Peanut Allergy Patch Treatment
The Peanut Patch Trial
Epicutaneous Immunotherapy (EPIT) introduces new way to treat peanut allergies!
- Peanut allergy is one of the most serious food allergies and is responsible for the majority of food anaphylaxis reactions and food allergy deaths. At least 1% of the U.S. population has peanut allergy. Current treatment for peanut allergy is inadequate and insufficient. The only present treatment is strict avoidance. While desensitization for peanut allergy with injections/shots resulted in very serious side effects and oral desensitization to peanut is still in clinical trials, a new option is now on the horizon. The goal is to find a safe method to induce tolerance in peanut allergic patients so if an accidental exposure/ingestion occurs, a severe anaphylactic reaction can be prevented.
- Epicutaneous immunotherapy (EPIT or allergy patches) may become a new way to induce tolerance as peanut-allergic patients receive tiny doses of peanut proteins absorbed through patches placed on their skin. In this study, the peanut patch is known as Viaskin® Peanut. This international, double-blind, placebo controlled randominzed study, was funded by DBV Technologies.
- Study subjects: Males and females ages 6 to 55 years old with peanut allergy were recruited. 221 peanut-allergic individuals were assigned to test 50µg, 100 µg, or 250 µg peanut patch doses (or placebo doses) for 1 year. The subjects (patients) underwent an oral peanut challenge at entry and at 1 year to determine their threshold of reactivity. The Viaskin® Patch was place on the upper arm. For most patients, about 1/2 peanut is likely to trigger symptoms.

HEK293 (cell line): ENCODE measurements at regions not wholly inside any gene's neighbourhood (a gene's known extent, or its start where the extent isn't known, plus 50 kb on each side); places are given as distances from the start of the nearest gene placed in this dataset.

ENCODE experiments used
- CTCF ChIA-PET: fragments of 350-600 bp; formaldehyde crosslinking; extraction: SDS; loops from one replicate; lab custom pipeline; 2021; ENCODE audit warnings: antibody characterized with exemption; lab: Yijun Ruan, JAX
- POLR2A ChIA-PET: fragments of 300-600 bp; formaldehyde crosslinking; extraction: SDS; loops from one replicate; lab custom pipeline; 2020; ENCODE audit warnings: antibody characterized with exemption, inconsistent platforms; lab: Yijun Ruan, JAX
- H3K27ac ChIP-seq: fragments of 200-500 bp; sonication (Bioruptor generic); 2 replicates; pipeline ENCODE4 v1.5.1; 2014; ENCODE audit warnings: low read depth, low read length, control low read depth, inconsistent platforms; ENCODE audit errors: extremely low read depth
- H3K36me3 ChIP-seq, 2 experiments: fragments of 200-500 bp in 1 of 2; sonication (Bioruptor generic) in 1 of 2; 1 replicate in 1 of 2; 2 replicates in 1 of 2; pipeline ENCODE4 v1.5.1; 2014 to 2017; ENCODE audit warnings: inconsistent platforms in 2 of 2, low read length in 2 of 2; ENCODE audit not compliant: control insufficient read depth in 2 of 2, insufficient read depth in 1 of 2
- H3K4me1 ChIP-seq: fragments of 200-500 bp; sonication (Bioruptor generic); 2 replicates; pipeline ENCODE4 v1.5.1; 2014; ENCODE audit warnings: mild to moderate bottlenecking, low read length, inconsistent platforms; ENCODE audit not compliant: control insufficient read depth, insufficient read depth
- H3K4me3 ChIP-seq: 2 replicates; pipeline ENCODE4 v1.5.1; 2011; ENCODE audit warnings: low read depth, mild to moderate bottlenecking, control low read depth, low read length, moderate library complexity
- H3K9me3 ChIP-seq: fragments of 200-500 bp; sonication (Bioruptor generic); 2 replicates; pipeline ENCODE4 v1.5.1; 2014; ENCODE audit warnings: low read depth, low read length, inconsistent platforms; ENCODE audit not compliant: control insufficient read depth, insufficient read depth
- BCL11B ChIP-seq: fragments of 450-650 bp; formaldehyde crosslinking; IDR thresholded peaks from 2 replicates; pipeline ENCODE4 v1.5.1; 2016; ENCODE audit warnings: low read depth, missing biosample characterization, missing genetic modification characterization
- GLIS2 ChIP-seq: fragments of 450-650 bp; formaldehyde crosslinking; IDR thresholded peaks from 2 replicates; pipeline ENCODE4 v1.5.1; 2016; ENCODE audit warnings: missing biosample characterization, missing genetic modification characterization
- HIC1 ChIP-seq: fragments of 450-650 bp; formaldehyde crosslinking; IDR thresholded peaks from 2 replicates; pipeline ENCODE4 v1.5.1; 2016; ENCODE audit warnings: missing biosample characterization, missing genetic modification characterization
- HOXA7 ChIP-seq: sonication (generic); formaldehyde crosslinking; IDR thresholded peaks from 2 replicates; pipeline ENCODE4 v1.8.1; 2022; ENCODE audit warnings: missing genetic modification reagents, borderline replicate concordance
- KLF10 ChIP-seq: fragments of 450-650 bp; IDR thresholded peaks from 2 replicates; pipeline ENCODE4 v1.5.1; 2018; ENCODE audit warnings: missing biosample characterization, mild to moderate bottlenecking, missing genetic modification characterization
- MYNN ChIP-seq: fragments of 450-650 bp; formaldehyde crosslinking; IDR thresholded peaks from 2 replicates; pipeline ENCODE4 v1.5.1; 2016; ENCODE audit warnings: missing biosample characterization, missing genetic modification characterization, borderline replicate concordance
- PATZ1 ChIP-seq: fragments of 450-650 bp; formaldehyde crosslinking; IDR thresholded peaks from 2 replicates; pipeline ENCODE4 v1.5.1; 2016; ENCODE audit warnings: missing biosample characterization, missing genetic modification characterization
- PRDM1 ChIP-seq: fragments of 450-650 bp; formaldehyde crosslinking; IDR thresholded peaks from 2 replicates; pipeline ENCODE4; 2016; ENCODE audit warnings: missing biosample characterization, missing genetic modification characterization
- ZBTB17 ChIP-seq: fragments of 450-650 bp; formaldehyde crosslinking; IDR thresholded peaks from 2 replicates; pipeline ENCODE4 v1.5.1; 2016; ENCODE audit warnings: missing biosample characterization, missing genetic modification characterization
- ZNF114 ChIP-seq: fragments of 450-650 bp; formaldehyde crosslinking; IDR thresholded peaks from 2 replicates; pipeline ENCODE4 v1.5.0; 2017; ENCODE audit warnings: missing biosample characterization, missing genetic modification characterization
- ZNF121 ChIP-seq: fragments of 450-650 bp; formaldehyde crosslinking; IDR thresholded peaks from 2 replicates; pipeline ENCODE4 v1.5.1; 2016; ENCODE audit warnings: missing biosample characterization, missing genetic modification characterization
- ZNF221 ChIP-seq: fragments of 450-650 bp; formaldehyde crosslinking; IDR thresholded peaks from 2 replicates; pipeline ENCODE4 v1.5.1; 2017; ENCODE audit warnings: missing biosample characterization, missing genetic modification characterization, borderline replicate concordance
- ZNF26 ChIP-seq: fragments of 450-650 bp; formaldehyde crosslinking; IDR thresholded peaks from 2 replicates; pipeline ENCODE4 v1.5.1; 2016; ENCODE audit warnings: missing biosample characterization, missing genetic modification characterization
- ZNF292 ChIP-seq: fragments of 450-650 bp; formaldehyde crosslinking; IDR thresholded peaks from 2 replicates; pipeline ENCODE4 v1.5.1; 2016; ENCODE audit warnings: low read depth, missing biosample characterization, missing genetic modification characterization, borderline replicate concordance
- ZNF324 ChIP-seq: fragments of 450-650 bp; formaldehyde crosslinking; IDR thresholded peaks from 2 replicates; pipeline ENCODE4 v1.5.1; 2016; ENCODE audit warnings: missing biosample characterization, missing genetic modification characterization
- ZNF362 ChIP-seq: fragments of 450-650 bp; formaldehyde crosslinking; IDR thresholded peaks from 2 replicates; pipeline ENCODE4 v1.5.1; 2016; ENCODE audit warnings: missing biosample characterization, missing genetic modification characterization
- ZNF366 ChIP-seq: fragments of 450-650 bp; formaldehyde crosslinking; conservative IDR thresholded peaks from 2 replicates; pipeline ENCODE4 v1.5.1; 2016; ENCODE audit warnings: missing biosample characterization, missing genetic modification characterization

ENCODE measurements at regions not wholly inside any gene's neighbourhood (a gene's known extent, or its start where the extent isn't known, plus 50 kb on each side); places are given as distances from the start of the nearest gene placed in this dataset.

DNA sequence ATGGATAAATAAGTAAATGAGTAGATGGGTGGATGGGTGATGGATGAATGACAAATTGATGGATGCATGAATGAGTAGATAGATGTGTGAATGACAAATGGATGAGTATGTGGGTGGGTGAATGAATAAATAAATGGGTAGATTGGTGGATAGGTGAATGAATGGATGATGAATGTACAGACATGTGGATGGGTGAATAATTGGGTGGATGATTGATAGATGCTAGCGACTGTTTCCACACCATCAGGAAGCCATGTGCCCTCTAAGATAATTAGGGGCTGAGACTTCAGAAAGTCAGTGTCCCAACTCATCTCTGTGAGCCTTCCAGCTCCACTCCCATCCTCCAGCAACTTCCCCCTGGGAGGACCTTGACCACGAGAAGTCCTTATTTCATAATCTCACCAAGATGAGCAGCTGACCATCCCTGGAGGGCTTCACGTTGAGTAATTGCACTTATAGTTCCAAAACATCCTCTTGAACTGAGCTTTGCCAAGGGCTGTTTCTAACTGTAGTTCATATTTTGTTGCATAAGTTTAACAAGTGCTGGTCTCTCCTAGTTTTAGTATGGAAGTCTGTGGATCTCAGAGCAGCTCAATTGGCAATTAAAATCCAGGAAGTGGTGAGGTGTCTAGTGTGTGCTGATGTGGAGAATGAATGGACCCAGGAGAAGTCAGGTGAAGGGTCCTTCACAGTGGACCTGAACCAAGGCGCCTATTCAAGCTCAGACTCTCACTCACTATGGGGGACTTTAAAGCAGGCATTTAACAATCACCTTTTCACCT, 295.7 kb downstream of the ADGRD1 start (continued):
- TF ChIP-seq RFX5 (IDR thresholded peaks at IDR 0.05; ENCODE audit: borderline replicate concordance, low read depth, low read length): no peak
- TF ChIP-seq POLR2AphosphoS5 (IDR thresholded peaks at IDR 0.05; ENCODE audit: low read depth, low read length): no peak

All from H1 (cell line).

- Half of the patients who wore the 250 µg peanut patch daily for 1 year, were able to tolerate at least 1 gram of peanut protein (that is about 4 peanuts). This amount is 10 times the dose they tolerated at their entry oral peanut challenge.
- Compliance was >95% and <1% of the participants dropped out of the study due to side effects. There were no serious side effects related to the patch treatment.
- Overall, children treated with the 250 µg patch experienced a 19-fold increase in peanut-specific IgG4 levels, the antibody associated with protection following immunotherapy.
- EPIT using the higher dose of peanut allergen appeared to be safe, well tolerated and effective. This treatment is not FDA approved but these early study results are promising news for families who suffer from peanut allergy.
At Family Allergy & Asthma Care of Montana, we keep you up-to-date on potential treatments on the horizon. Stay tuned!
This information is solely for informational purposes and not intended as a substitute for consultation with a medical professional.